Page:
Before you start reading this article, can I ask that you read the title again please?
Now that you’ve done that, I’d like you to think about what it means. Even at a glance it seems to inspire further reflection. Is it a financial question, or something different?
If we assume it is a financial question, then this just leads us to more questions. Happiness is something we want, of course, but do we tend to think of it as something we can or can’t afford? Isn’t this for cars, holidays or that new pair of shoes we’ve got our eye on?
Let’s look at it less literally and think about it in terms of wellbeing. Is it asking us if we’re allowing ourselves to be happy? Are we finding the time and flexibility in our busy lives of multiple demands to make a positive choice over our happiness?
I think for me it’s a combination of both. Maybe it means more or something different again to you depending on your perspective (let me know in the comments below, I’d be interested). The point is, it inspires reflection on the relationship between two important topics: your finances and your happiness.
Success and Happiness
Many fall into the trap of thinking that success will automatically result in happiness, or that they’re the same thing. But it won’t, and they’re not.
I came across this conundrum in Tim Ferriss’s book ‘Tools of Titans’ in which he discusses the tactics and routines that make a range of inspiring individuals successful. A lot of us fall into the trap of thinking that success will automatically result in happiness, or that they’re the same thing. But it won’t, and they’re not.
Chasing success can be exhausting, frustrating and even detrimental to your health. I sometimes think that a success-at-all-costs attitude is like you’re in a never-ending competition with yourself; driving on regardless, and the more you do the less clear you are about the destination or endgame. So many ambitious people who end up burnt out forget to keep in mind what success looks like, or even define it properly in the first place.
Setting your own definition and parameters of success, revisiting them regularly to make sure they still apply, and celebrating your achievements along the way all seem like common sense principles, but it can be easy to forget them. If we’re not careful we end up with a very narrow definition of success that’s supposed to fit all of us, and we tell ourselves that to achieve it and to be happy we have to suffer for it. It doesn’t need to be that way.
Defining for Ourselves
Ferriss uses two questions to help us create our own personal definitions of happiness and success, along with the financial considerations that will come with them. The questions are:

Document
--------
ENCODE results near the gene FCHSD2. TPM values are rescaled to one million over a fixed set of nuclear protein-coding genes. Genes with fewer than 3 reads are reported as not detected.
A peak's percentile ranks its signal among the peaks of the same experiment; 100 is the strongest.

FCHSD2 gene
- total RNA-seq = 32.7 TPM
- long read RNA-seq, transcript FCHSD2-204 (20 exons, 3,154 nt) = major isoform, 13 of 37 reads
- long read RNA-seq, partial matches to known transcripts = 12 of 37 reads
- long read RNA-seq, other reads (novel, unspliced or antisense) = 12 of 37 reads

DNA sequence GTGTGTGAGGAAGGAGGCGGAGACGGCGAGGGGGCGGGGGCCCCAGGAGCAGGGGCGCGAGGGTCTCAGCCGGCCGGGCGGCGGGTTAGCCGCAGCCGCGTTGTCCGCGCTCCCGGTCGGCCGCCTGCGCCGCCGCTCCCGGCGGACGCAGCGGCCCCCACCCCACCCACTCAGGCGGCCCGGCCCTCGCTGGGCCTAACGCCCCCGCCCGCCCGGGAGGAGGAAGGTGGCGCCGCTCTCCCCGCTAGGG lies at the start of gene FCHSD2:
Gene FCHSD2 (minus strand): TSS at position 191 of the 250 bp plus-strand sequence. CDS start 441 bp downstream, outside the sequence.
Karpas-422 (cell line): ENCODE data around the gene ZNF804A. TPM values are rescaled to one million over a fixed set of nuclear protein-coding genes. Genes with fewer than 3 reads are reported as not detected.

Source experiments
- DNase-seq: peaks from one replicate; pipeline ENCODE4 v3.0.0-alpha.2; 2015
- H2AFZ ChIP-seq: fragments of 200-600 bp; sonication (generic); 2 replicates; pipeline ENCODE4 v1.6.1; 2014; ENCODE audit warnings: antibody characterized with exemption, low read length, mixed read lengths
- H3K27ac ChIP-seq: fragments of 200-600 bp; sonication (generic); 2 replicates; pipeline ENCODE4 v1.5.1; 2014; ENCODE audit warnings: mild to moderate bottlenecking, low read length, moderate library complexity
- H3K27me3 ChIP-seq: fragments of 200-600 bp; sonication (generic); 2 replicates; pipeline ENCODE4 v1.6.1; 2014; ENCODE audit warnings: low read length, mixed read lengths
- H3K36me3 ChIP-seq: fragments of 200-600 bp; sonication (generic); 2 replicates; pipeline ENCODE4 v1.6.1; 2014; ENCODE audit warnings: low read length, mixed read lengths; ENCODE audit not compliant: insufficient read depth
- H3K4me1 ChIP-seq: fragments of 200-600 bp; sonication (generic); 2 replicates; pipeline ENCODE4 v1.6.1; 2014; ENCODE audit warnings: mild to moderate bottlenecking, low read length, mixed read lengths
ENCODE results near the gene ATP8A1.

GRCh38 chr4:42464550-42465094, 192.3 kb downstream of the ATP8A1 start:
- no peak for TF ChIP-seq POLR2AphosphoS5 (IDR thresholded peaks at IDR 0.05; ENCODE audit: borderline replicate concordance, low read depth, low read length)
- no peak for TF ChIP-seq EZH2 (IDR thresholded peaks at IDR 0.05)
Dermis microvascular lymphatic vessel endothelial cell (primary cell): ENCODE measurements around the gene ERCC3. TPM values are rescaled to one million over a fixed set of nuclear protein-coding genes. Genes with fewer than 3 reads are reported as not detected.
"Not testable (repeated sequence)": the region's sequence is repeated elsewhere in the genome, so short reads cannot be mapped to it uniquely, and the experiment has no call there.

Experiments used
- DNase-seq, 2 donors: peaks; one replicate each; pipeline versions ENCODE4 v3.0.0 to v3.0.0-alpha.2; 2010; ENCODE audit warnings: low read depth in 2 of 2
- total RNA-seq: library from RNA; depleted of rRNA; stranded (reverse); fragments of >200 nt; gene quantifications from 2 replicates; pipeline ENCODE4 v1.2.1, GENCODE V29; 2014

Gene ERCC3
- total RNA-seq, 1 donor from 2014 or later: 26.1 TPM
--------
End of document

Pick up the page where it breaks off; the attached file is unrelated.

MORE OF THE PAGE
- What would I do/have/be if I had $10 million?
- What’s my real target monthly income (TMI)?
The first question aims to help you work out what financial freedom would inspire you to do or who you could be. The second is asking how much your dream life – the lifestyle you may be deferring for retirement – would really cost on a monthly basis.
Ferriss has shared the story of how his own personal circumstances led him to ask these questions. He was the entrepreneur behind the highly successful BrainQUICKEN sports nutritional supplements company, earning more money than ever and expanding his business internationally. The flip-side was that he was regularly putting in 80-hour weeks and his personal life was falling apart. He knew he needed to make a change. He says:
“After running the numbers, most of my fantasies were far more affordable than I’d expected. Perhaps I didn’t need to keep grinding and building? Perhaps I needed more time and mobility, not more income? This made me think that maybe, just maybe, I could afford to be happy and not just ‘successful’. I decided to take a long overseas trip.”
Working out What Matters Most
The reason this struck a chord with me is because this is the same thing we do with our clients. When we take them through the lifestyle financial planning process, we encourage them to think about what matters most to them and help them define their life goals (which would be the same as the answers to the $10 million question above).
Money itself doesn’t necessarily make us happy, but the freedom and lifestyle it provides access to can.
Often, their ideal lives are based around the simple things like enjoying the company of friends and family or finding the free time to pursue a hobby. As Ferriss recognised, this lifestyle is dependent on more time and mobility, not more money. When we work with clients to achieve their financial independence, we are aiming to give them this time, mobility and freedom to live the lifestyle they want without fear of running out of funds. The money itself doesn’t necessarily make us happy, but the freedom and lifestyle it provides access to can.
When making financial plans for your future lifestyle, it’s easy to make the mistake of scaling up the expenses of your current life. But, as fans of our series on behavioural finance will recognise, this is an example of projection bias, where we think that our needs in the future will be identical to the ones we have in the present.
To do it properly, we need to consider carefully what our actual ideal future life would consist of, work out what it would cost (your Target Monthly Income), and then work back from there. The numbers may be very different, and you may be pleasantly surprised. For example, scaling up my current circumstances with all the expenses of home, family and working life would result in a far higher TMI than my ideal life of living by the coast spending my time surfing and cycling!
We think we’re familiar with what success and happiness are, but they’re just empty concepts until we take the time to define them properly and work out how we can make them a reality.